Arts & CultureCampus & City

Habitus uses MRI scans as a sisterly bond

Darian Stahl
FAB Gallery
Tuesday, Feb. 24th until Saturday, March 21st
Free for students

Like most sisters, Darian and Devan Stahl share an intimate and complex relationship — a relationship that only deepened after Devan was diagnosed with multiple sclerosis.

MFA student Darian’s latest FAB installation, Habitus, features human anatomy and the anxiety of medical diagnosis as the main figure of its works. As traumatic as this diagnosis has been to Devan and her family, it has inspired and motivated Darian’s artwork.

“I believe that art has the capacity to generate empathy, so the motivation behind my work is to express the visceral emotion that is felt by my sister,” says Stahl.

Through a collection of prints, Habitus represents Devan’s experience of being diagnosed and feeling powerless, from the doctor’s office to the MRI scan machine. The prints combine Devan’s MRI scans with impressions of Darian’s body on charcoal paper or photographs, and the juxtaposition of the two sisters’ bodies comprises many of the prints. Not limiting herself to static works of art, one piece projects a time-lapse video of an MRI image frozen inside a jar onto a silkscreen, and demonstrates how the jar falls apart as the ice melts.

Devan is a PhD candidate in bioethics, which helps Darian imbue emotion into the often cold and calculating connotation surrounding disease and medicine. Their shared perspectives and combined impressions of themselves in the pieces, she says, create a “third person” in the artwork.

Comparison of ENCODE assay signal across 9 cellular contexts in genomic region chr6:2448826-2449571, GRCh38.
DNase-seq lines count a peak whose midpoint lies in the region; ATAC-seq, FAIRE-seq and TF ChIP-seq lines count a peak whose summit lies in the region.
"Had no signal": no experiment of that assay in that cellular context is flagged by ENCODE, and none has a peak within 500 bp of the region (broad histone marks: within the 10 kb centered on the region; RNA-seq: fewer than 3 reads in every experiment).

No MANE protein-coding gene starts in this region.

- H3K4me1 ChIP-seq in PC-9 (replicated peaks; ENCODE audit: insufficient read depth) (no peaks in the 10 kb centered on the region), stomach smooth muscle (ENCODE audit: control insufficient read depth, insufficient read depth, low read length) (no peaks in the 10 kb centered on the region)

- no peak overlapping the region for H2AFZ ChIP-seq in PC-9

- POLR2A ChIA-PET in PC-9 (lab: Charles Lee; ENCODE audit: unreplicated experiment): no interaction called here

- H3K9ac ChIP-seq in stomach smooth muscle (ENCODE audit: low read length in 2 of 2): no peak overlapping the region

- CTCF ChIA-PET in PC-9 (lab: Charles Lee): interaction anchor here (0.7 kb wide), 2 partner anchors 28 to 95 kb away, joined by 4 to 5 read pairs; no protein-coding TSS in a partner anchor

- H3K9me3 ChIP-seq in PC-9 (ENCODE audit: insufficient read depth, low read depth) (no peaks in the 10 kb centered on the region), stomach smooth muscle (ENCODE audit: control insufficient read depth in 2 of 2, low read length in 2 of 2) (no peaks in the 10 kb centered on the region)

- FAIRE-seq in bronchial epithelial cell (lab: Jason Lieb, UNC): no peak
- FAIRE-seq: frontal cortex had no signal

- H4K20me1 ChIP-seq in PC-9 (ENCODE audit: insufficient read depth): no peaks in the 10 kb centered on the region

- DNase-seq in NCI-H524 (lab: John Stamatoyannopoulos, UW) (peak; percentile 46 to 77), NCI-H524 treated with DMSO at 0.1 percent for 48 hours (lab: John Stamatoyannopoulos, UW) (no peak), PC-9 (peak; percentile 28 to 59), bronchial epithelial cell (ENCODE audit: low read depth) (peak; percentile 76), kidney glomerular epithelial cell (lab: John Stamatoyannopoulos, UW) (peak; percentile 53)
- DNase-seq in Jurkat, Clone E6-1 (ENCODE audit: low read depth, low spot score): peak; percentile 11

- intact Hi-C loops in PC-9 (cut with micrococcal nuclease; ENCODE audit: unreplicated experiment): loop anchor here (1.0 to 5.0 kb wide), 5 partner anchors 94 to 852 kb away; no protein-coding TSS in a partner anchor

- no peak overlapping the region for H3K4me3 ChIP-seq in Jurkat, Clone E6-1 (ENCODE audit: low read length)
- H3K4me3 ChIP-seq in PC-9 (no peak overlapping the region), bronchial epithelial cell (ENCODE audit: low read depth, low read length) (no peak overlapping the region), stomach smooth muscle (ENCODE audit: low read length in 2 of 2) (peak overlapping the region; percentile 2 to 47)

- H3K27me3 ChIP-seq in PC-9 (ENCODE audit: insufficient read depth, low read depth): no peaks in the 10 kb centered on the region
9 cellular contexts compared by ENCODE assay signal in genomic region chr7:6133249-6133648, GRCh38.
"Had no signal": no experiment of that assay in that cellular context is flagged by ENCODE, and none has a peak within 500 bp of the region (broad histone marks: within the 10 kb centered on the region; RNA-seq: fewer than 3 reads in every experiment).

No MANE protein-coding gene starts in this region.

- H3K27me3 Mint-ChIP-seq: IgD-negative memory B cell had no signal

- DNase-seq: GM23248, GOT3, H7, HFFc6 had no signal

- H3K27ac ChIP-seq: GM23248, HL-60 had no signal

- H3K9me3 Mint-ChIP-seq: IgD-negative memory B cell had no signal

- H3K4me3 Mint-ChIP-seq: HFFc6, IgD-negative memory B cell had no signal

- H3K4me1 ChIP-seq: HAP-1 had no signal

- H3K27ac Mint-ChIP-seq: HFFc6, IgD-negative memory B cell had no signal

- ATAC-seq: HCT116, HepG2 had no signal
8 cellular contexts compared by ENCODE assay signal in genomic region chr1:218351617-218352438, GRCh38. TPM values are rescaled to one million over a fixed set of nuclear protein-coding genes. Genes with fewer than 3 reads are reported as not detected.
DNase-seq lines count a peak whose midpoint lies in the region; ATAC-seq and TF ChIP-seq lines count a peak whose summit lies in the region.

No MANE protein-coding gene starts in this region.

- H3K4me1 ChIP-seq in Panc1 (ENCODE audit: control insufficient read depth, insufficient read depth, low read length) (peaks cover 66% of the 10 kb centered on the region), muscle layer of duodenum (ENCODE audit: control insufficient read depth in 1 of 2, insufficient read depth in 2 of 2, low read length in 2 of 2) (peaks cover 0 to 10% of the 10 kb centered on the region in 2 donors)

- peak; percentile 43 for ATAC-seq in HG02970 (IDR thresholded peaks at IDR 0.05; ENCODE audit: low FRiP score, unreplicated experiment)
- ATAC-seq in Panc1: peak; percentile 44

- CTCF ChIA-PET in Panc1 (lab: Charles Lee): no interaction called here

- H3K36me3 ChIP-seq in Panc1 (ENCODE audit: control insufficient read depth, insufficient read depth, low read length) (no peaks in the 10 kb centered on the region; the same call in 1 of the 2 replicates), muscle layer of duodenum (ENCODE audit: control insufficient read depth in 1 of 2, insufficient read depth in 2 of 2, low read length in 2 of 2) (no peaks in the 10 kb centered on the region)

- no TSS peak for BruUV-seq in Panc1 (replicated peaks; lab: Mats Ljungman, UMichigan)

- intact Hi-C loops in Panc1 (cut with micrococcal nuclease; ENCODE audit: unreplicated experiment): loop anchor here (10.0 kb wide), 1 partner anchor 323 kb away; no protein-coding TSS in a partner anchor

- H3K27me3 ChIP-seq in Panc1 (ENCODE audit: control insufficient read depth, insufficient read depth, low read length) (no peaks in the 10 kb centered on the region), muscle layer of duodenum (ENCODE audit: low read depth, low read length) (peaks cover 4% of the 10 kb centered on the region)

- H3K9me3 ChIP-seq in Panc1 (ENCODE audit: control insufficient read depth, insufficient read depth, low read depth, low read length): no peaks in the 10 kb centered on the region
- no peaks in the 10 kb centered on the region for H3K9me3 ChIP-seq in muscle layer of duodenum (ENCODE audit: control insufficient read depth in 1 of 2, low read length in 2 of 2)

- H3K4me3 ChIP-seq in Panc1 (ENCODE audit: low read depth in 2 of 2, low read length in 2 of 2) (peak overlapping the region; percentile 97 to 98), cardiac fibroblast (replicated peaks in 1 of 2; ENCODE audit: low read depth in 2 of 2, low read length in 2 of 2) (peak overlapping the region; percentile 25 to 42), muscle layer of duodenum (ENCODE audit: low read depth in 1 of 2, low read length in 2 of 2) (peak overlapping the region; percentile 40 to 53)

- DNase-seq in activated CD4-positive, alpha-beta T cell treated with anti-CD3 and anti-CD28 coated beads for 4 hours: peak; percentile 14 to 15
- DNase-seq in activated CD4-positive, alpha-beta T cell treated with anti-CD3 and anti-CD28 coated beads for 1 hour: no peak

“We’re both interested in how depictions of anatomy currently are sterile and anonymous … and how we’re able to transform those figures to create more empathy for patients and the patient experience,” she says. “The figure in the show is then this amalgamation of both of our bodies.”

While it has been a theme in her previous works, Darian’s inclusion of her sister’s condition in her art is particularly prevalent in Habitus. Darian says her representation of Devan in her work intends to create empathy for patients.

“Certainly it has grown to this collection in particular because of my motivation and personal relationship with the patient, in this case my own sister. So yes, it is much more important for me to be honest and authentic with my representation of this figure,” she says.

Even though multiple sclerosis motivates Darian’s art and sets Devan apart from the rest of society, Darian feels it’s just a facet of Devan that shouldn’t push her out of the realm of normalcy.

“Although this artwork is very specific, that it is about my sister and about her experiences, I think that there are universal qualities that anyone can see within my work because illness can happen to anyone at anytime,” says Stahl. “Disability is something that is going to affect all of us at some point in our lives. Acknowledging that, being confronted with it, bringing it out into the open as something that is part of the normal human experience instead of something to be shunned away. I think is very important.”

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